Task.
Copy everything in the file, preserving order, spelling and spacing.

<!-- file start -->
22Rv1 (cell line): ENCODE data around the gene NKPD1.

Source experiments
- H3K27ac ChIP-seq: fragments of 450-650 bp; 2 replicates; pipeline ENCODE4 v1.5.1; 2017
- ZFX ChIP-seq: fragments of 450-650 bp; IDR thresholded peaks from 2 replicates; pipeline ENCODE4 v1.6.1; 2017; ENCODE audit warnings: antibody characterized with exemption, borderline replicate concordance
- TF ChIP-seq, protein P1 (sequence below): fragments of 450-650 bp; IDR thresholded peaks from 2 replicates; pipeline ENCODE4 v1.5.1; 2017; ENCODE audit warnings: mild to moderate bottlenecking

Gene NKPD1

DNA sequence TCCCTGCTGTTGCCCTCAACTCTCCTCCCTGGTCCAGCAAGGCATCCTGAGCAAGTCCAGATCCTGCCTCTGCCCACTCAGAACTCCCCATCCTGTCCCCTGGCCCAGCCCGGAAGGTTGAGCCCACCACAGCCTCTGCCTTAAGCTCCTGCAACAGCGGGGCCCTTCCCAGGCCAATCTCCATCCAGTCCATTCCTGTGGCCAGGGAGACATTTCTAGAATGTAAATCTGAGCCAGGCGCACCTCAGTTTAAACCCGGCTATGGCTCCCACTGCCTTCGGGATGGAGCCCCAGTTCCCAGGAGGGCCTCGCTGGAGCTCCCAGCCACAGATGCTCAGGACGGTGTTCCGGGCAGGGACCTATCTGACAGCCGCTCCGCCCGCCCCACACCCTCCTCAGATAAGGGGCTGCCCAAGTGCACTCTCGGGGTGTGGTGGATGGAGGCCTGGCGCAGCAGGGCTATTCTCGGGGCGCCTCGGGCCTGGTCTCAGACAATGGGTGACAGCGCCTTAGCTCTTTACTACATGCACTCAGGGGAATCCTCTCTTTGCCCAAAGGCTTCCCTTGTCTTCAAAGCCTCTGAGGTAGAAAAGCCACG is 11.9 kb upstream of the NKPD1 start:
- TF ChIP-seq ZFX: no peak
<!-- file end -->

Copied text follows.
22Rv1 (cell line): ENCODE data around the gene NKPD1.

Source experiments
- H3K27ac ChIP-seq: fragments of 450-650 bp; 2 replicates; pipeline ENCODE4 v1.5.1; 2017
- ZFX ChIP-seq: fragments of 450-650 bp; IDR thresholded peaks from 2 replicates; pipeline ENCODE4 v1.6.1; 2017; ENCODE audit warnings: antibody characterized with exemption, borderline replicate concordance
- TF ChIP-seq, protein P1 (sequence below): fragments of 450-650 bp; IDR thresholded peaks from 2 replicates; pipeline ENCODE4 v1.5.1; 2017; ENCODE audit warnings: mild to moderate bottlenecking

Gene NKPD1

DNA sequence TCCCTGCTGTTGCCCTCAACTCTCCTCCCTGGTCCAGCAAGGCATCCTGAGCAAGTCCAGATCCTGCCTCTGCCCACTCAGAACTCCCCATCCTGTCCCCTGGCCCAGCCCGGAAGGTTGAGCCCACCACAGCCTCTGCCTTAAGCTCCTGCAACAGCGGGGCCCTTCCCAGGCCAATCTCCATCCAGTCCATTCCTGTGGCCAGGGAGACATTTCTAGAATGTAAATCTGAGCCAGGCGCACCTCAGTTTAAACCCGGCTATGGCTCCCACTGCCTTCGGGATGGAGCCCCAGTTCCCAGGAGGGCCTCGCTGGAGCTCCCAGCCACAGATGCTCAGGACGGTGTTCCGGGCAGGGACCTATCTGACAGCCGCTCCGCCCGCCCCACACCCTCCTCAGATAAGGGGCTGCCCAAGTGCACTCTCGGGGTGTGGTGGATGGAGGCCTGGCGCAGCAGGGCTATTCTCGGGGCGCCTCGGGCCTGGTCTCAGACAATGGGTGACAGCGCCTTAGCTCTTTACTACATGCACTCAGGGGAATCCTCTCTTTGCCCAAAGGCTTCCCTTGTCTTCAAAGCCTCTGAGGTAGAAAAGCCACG is 11.9 kb upstream of the NKPD1 start:
- TF ChIP-seq ZFX: no peak